It is strongly advised that individuals on an antiviral regimen not miss any doses of their medications. Unfortunately, life is such that doses often are missed. Reasons for missing doses range from just forgetting to take the medication, leaving town without the medication, or because of a medical emergency, such as the need for urgent surgery. For example, after an appendectomy for acute appendicitis, a patient may not be able to take oral medication for up to several days. When a dose is missed, the patient should contact his or her physician without delay to discuss the course of action. The options in this situation are to take the missed doses immediately or simply resume the drugs with the next scheduled dose.
Greg Millett, a senior scientist for the C.D.C. for 14 years and a senior policy adviser for the Obama administration’s White House Office of National AIDS Policy, put it more candidly. “During the Bush years, the administration dropped all pretense that they cared about AIDS in this country,” said Millett, who is now the vice president and director of public policy at amfAR, the Foundation for AIDS Research. “The White House said H.I.V. is only a problem in sub-Saharan Africa, and that message filtered down to the public. Though the Bush administration did wonderful work in combating H.I.V. globally, the havoc that it wreaked on the domestic epidemic has been long-lasting.”
Jump up ^ Beck, CR; McKenzie, BC; Hashim, AB; Harris, RC; Zanuzdana, A; Agboado, G; Orton, E; Béchard-Evans, L; Morgan, G; Stevenson, C; Weston, R; Mukaigawara, M; Enstone, J; Augustine, G; Butt, M; Kim, S; Puleston, R; Dabke, G; Howard, R; O’Boyle, J; O’Brien, M; Ahyow, L; Denness, H; Farmer, S; Figureroa, J; Fisher, P; Greaves, F; Haroon, M; Haroon, S; Hird, C; Isba, R; Ishola, DA; Kerac, M; Parish, V; Roberts, J; Rosser, J; Theaker, S; Wallace, D; Wigglesworth, N; Lingard, L; Vinogradova, Y; Horiuchi, H; Peñalver, J; Nguyen-Van-Tam, JS (September 2013). “Influenza vaccination for immunocompromised patients: summary of a systematic review and meta-analysis”. Influenza and other respiratory viruses. 7 Suppl 2: 72–5. doi:10.1111/irv.12084. PMID 24034488.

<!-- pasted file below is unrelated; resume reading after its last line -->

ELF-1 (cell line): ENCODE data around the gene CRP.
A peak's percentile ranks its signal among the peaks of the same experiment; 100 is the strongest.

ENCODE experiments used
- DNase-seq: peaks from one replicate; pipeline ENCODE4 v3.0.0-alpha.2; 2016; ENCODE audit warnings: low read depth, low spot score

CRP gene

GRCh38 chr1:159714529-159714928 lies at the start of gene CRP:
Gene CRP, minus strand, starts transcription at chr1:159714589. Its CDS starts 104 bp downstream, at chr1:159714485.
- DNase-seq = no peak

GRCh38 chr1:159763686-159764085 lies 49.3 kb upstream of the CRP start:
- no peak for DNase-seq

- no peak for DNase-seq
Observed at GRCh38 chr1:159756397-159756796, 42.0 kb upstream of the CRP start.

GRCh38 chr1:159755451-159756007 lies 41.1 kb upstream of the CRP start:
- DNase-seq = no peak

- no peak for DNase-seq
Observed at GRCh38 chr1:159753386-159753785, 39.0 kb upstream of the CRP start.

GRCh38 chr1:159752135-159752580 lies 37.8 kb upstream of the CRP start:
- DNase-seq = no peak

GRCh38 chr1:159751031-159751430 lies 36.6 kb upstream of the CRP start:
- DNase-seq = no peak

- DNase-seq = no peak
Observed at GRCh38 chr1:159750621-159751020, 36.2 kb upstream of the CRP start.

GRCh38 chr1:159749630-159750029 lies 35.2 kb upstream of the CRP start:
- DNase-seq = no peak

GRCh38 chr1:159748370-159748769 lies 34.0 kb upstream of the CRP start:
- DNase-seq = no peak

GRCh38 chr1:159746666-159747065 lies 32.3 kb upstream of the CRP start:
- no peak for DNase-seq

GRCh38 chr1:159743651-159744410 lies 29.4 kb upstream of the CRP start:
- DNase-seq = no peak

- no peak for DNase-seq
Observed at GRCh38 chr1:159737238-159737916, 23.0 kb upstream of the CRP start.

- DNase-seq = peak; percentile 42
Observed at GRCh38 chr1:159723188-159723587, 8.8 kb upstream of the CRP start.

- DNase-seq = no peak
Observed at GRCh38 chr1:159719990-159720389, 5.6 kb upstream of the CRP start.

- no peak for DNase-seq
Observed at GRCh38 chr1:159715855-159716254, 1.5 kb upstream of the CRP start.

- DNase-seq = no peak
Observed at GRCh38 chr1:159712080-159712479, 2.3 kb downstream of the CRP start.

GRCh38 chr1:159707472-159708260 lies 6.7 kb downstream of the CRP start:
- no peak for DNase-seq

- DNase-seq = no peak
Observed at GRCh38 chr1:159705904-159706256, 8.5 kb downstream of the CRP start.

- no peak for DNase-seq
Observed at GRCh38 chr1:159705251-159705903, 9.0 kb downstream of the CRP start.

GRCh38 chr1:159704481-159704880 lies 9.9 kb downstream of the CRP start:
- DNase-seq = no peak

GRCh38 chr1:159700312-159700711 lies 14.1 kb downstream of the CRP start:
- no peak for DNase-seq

(See also Human Immunodeficiency Virus (HIV) Infection in Infants and Children, the National Institute’s of Health AIDSInfo web site, and the recommendations of the HIV Medicine Association of the Infectious Diseases Society of America: Primary Care Guidelines for the Management of Persons Infected with HIV.)
In viruses that have membranes, membrane-bound viral proteins are synthesized by the host cell and move, like host cell membrane proteins, to the cell surface. When these proteins assemble to form the capsid, part of the host cell membrane is pinched off to form the envelope of the virion.
hepatitis A virus (HAV) any virus of the genus Hepatovirus that causes hepatitis a. This has the most rapid onset of the hepatitis viruses affecting humans; transmission is easier than for the hepatitis B and C viruses, but infection generally does not persist. While infection with this virus alone is usually not life-threatening, coincident infection with hepatitis C virus is generally rapidly fatal.